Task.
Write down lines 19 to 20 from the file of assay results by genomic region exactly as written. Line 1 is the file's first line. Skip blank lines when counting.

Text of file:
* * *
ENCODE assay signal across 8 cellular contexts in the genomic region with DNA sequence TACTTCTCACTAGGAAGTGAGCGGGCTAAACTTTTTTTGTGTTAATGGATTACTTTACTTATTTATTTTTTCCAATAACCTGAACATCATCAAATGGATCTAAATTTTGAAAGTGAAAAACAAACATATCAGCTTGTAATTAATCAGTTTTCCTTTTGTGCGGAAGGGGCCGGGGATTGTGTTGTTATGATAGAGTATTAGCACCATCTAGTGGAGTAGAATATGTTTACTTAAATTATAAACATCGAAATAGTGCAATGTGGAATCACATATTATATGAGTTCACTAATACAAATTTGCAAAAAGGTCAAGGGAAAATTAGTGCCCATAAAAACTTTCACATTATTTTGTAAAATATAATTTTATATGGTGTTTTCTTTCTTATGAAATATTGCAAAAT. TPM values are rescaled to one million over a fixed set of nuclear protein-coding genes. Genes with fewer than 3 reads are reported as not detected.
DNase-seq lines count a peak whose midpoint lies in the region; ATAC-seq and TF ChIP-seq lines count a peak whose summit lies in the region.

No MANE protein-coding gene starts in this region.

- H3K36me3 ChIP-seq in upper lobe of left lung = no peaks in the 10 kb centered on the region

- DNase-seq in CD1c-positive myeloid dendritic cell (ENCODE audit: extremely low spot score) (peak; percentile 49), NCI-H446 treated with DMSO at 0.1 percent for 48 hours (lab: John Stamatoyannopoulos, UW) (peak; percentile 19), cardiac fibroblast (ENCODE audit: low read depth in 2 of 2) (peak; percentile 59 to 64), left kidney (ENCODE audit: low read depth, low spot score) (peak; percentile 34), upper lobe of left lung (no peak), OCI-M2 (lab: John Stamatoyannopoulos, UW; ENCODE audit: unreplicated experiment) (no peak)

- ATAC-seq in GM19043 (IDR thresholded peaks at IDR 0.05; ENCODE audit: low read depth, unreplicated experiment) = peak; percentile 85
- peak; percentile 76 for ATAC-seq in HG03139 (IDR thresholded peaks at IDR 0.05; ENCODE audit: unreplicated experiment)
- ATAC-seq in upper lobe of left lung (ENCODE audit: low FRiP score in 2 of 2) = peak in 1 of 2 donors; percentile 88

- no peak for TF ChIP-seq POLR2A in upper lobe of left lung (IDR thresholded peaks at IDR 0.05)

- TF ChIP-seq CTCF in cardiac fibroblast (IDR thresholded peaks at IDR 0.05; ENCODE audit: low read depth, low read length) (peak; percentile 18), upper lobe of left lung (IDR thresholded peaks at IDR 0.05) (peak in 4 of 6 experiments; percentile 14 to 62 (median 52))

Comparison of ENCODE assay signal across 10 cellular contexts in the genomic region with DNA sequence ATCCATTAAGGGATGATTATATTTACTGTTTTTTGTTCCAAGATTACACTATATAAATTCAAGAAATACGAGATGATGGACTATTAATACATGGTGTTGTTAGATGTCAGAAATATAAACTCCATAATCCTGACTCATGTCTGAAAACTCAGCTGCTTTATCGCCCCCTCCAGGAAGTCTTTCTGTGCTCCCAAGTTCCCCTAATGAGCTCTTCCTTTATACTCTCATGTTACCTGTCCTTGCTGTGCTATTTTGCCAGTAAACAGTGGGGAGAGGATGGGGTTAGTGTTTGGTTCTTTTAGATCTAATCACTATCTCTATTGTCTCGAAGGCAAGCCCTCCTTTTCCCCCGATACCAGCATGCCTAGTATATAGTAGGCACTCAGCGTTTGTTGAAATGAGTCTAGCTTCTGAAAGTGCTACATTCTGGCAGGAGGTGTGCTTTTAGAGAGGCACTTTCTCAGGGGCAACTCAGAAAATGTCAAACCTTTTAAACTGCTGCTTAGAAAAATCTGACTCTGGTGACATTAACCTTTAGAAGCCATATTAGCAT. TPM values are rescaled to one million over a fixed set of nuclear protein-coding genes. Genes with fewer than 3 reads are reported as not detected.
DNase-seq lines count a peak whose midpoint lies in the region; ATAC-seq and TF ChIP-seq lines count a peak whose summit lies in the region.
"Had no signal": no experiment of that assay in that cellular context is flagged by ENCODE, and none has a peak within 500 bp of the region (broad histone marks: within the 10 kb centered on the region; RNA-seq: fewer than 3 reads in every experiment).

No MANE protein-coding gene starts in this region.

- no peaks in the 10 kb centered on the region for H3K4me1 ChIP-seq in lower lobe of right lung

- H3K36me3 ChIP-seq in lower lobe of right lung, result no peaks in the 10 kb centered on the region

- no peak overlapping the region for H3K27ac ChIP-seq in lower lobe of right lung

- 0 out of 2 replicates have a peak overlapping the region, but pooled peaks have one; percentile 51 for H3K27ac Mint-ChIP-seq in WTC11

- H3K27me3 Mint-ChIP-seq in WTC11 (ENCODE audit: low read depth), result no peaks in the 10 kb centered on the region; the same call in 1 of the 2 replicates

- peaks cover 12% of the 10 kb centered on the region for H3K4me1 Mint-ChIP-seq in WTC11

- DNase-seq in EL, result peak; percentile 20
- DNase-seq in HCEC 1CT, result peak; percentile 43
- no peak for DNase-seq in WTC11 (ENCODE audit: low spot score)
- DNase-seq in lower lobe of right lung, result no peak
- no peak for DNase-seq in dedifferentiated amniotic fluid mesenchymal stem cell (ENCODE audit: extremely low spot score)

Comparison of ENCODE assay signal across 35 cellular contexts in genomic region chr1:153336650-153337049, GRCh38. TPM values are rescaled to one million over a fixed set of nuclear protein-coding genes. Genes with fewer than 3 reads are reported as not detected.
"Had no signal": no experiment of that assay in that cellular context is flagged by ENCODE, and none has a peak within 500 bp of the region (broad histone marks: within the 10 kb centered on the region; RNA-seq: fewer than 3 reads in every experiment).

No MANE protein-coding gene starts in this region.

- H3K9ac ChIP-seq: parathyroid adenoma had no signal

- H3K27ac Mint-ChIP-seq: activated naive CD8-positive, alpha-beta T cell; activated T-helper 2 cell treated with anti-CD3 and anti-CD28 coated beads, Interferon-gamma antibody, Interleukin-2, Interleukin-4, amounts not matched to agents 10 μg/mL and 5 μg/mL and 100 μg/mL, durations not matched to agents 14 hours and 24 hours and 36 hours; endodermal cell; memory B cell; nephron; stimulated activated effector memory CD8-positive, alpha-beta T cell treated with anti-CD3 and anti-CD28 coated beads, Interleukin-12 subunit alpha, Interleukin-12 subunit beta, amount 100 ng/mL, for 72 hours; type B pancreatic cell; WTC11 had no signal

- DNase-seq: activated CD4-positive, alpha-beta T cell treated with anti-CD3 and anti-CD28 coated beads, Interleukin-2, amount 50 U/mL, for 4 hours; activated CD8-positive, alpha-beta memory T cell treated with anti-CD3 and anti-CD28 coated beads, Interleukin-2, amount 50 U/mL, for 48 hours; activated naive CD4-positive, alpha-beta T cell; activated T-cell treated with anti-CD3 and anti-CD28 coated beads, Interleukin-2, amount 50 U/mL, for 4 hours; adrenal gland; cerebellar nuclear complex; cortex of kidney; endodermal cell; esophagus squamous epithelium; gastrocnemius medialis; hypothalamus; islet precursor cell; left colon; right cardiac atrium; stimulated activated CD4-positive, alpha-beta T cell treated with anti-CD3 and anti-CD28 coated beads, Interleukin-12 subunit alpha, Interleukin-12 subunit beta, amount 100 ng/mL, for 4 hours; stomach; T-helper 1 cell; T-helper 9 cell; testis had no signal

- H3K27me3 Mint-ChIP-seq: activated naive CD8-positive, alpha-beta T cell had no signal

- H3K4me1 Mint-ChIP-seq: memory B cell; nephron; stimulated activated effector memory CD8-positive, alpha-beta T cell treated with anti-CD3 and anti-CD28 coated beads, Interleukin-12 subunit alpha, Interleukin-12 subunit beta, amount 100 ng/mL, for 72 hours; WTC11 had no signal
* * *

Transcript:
- H3K27me3 Mint-ChIP-seq in WTC11 (ENCODE audit: low read depth), result no peaks in the 10 kb centered on the region; the same call in 1 of the 2 replicates

- peaks cover 12% of the 10 kb centered on the region for H3K4me1 Mint-ChIP-seq in WTC11